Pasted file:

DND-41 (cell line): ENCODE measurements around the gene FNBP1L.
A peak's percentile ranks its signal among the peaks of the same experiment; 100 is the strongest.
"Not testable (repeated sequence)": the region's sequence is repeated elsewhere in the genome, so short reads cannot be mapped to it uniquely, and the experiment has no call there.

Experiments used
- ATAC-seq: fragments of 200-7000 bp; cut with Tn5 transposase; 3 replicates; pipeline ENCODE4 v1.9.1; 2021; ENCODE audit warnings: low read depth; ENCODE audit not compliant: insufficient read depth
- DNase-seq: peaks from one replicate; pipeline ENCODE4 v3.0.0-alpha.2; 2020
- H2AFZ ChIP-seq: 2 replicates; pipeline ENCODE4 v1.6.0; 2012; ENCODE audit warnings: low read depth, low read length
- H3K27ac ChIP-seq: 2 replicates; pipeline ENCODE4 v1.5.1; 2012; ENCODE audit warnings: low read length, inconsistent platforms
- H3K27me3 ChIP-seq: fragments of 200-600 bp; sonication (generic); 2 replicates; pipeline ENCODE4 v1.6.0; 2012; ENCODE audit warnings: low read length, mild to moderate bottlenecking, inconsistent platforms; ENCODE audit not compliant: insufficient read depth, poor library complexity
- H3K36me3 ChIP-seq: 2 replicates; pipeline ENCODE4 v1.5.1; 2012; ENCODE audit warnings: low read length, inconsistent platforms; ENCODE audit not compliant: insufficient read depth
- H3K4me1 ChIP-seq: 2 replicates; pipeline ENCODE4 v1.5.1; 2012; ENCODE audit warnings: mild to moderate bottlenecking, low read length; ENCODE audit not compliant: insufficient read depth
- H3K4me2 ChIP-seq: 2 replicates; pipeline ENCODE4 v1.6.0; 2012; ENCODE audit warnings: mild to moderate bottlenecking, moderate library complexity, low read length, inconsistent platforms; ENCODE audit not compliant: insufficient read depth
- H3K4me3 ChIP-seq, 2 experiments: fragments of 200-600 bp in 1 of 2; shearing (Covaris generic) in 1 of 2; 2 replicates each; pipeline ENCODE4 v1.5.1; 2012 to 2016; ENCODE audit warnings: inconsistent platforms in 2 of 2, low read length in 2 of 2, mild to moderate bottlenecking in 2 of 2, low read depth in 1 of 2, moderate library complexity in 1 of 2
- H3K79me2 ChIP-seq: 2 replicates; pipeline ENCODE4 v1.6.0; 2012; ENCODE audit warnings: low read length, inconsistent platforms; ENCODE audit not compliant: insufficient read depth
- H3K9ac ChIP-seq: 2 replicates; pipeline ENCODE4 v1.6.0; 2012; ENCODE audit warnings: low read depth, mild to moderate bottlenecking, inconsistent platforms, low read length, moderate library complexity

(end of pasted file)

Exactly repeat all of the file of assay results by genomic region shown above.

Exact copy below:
DND-41 (cell line): ENCODE measurements around the gene FNBP1L.
A peak's percentile ranks its signal among the peaks of the same experiment; 100 is the strongest.
"Not testable (repeated sequence)": the region's sequence is repeated elsewhere in the genome, so short reads cannot be mapped to it uniquely, and the experiment has no call there.

Experiments used
- ATAC-seq: fragments of 200-7000 bp; cut with Tn5 transposase; 3 replicates; pipeline ENCODE4 v1.9.1; 2021; ENCODE audit warnings: low read depth; ENCODE audit not compliant: insufficient read depth
- DNase-seq: peaks from one replicate; pipeline ENCODE4 v3.0.0-alpha.2; 2020
- H2AFZ ChIP-seq: 2 replicates; pipeline ENCODE4 v1.6.0; 2012; ENCODE audit warnings: low read depth, low read length
- H3K27ac ChIP-seq: 2 replicates; pipeline ENCODE4 v1.5.1; 2012; ENCODE audit warnings: low read length, inconsistent platforms
- H3K27me3 ChIP-seq: fragments of 200-600 bp; sonication (generic); 2 replicates; pipeline ENCODE4 v1.6.0; 2012; ENCODE audit warnings: low read length, mild to moderate bottlenecking, inconsistent platforms; ENCODE audit not compliant: insufficient read depth, poor library complexity
- H3K36me3 ChIP-seq: 2 replicates; pipeline ENCODE4 v1.5.1; 2012; ENCODE audit warnings: low read length, inconsistent platforms; ENCODE audit not compliant: insufficient read depth
- H3K4me1 ChIP-seq: 2 replicates; pipeline ENCODE4 v1.5.1; 2012; ENCODE audit warnings: mild to moderate bottlenecking, low read length; ENCODE audit not compliant: insufficient read depth
- H3K4me2 ChIP-seq: 2 replicates; pipeline ENCODE4 v1.6.0; 2012; ENCODE audit warnings: mild to moderate bottlenecking, moderate library complexity, low read length, inconsistent platforms; ENCODE audit not compliant: insufficient read depth
- H3K4me3 ChIP-seq, 2 experiments: fragments of 200-600 bp in 1 of 2; shearing (Covaris generic) in 1 of 2; 2 replicates each; pipeline ENCODE4 v1.5.1; 2012 to 2016; ENCODE audit warnings: inconsistent platforms in 2 of 2, low read length in 2 of 2, mild to moderate bottlenecking in 2 of 2, low read depth in 1 of 2, moderate library complexity in 1 of 2
- H3K79me2 ChIP-seq: 2 replicates; pipeline ENCODE4 v1.6.0; 2012; ENCODE audit warnings: low read length, inconsistent platforms; ENCODE audit not compliant: insufficient read depth
- H3K9ac ChIP-seq: 2 replicates; pipeline ENCODE4 v1.6.0; 2012; ENCODE audit warnings: low read depth, mild to moderate bottlenecking, inconsistent platforms, low read length, moderate library complexity